Helpful people in the visual world often use directional clues that aren't especially helpful to people without eyesight. We have all experienced the instruction that the item we are looking for is over there or the street we want is that way, accompanied by animated hand gestures. I find this humorous and try not to dwell on the irony of this visual way of communicating offered to the blind. These helpful individuals mean well.
Imagine my surprise when I attended my first NFB national convention and the verbal communication offered by volunteers was often "This way to (insert event)" yelled from what seemed to be every possible position in the hotel. Not having a better system to offer, I let it go and carried on with the business at hand. Then it suddenly occurred to me that "This way" in the context of the NFB had a deeper meaning, and I began saying "Yes it is" and following the voices each time I heard someone yell the command as we marched to the next convention event.
I am new to the NFB community, joining the Cincinnati Chapter this past March. An especially cold and isolating winter made me realize the extent of my need to reconnect with my fellow blindness community. I often feel as though I live two different lives. The life I lead at home is one of independence and freedom, while the life outside my home is tethered to sighted drivers and navigators. While watching the snow fall one especially cold day, it suddenly occurred to me that it had been nearly two decades since I had taken an independent trip away from home, and that was also the last time I was actively involved in a blindness organization. A serious change in my philosophy was in order.
When the topic of national convention came up during a chapter meeting, I thought that this was my chance to prove to myself that I could be independent. I registered as soon as I could, then set about trying to talk myself out of going. Many questions and doubts filled my mind. How would I manage? How would I find things? Would I get trapped in the Orlando airport? I took the trip, and of course nothing bad happened because I learned the meaning of "this way" through the connections that I made with my new NFB family.
My honorary convention mentor was Deborah Kendrick, president of the Cincinnati chapter. Deborah shared her time and expertise all week long, encouraging me to find my own way through the maze of convention options. She provided tips and tricks to maximize my time that were not written in the margins of the massive agenda. Without her I would not have gone to the Rookie Roundup or a few of the other important events that seemed closed to a newbie like me.
My voyage to the convention was made more peaceful by meeting Richard Payne, president of the Miami Valley chapter. He is such a humble man that he didn't realize that his sense of humor and confidence made me forget all about my fears of the Orlando airport. In fact we ditched the airport assistant (much to their astonishment) and found our way to baggage claim in no time at all. Helpful bystanders assisted us in retrieving our luggage. I had a photo of my luggage on hand, so my bag was found right away. Richard's luggage was a little more challenging to find. His bag was either black or gray, or maybe it was blue. He had no fear since airlines place a luggage sticker on all bags which contain your name and destination details. His calm and fearless approach was just what I needed to demonstrate that I didn't have to panic about the minor details and could even have a good laugh in the process.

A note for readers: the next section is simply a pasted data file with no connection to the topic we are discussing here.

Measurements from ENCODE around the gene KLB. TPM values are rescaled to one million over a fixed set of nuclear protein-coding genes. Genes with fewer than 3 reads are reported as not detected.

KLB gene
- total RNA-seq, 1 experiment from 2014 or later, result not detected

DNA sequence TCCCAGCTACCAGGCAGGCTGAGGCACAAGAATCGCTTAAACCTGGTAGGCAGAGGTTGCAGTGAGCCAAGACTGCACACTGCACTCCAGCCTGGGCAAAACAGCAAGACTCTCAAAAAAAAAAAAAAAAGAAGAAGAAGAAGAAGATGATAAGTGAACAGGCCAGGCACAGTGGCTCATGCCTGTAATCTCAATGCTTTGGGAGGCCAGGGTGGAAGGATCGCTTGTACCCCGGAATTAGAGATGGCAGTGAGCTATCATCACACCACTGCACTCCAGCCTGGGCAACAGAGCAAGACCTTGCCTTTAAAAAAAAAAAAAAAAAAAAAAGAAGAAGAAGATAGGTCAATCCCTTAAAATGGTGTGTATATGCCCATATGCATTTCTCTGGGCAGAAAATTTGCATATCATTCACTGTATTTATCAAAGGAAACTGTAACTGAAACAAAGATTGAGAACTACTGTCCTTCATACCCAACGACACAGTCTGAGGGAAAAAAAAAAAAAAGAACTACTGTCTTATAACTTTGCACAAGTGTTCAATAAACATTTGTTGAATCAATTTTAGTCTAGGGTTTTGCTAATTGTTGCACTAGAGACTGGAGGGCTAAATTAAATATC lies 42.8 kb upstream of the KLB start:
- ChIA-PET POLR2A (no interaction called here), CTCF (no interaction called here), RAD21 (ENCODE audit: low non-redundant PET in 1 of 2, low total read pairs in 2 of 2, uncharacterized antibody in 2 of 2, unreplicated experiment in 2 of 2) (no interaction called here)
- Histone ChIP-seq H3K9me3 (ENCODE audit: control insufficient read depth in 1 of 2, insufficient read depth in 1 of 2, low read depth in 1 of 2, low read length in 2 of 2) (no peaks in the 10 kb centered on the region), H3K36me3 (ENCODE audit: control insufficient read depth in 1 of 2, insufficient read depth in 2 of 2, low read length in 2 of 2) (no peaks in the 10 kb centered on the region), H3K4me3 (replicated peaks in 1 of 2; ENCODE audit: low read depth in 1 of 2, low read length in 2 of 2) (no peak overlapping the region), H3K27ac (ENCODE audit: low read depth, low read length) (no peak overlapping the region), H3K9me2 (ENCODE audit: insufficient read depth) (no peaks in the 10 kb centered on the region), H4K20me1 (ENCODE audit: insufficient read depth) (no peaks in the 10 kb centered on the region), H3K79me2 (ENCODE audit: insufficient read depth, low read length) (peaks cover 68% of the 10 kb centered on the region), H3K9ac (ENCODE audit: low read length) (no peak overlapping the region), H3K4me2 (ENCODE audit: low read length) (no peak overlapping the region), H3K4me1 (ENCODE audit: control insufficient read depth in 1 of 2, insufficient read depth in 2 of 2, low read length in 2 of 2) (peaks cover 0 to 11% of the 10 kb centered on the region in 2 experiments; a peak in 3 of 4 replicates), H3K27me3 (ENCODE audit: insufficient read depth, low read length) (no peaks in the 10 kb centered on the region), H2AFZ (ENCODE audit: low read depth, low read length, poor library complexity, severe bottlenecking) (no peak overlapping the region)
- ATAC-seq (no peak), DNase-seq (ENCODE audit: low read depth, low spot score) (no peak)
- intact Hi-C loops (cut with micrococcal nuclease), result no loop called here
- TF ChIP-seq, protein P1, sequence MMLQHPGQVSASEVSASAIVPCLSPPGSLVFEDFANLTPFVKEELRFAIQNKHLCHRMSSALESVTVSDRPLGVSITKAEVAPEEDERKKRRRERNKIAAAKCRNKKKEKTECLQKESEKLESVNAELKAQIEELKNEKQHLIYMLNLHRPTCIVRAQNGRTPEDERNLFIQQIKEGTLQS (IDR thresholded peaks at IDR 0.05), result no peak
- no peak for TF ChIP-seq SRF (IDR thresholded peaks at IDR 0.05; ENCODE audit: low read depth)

My convention roommate Lisa Hall was the essence of "this way," by providing me with details about our room and the convention layout. She was amazing at getting me going after a long night. I would have been lost without her. Lisa saved me a ton of money with her tips. For example, the NFB hospitality suite is a great resource to meet people and to get a snack or enjoy a quick breakfast. She insisted that I have snacks with me at all times since meetings are scheduled close together. Lisa was a life saver with that tip, and I never left the room without a bottle of water and some M&M's in my bag.
Dr. JW Smith and Sheri Albers brought joy into my life throughout convention by answering some of the challenges of venturing out on my own. Dr. Smith helped make the process of finding another blind person in a crowded room easy by using his booming voice in a game of Marco Polo. He also made hitting the dance floor easier by holding not one, not two, but three folded white canes in his pants pockets. Sheri was an excellent host who made everyone who met her feel welcome all week. I don't know how she was able to keep up the energy all week, but she managed to. I was lucky enough to be next to her in the parking lot where we were placed to open umbrellas for the Guinness world record attempt. She kept me laughing, which took my mind off the summer heat and pools of sweat that were forming around my feet. She and Dr. Smith are incredibly cool under pressure.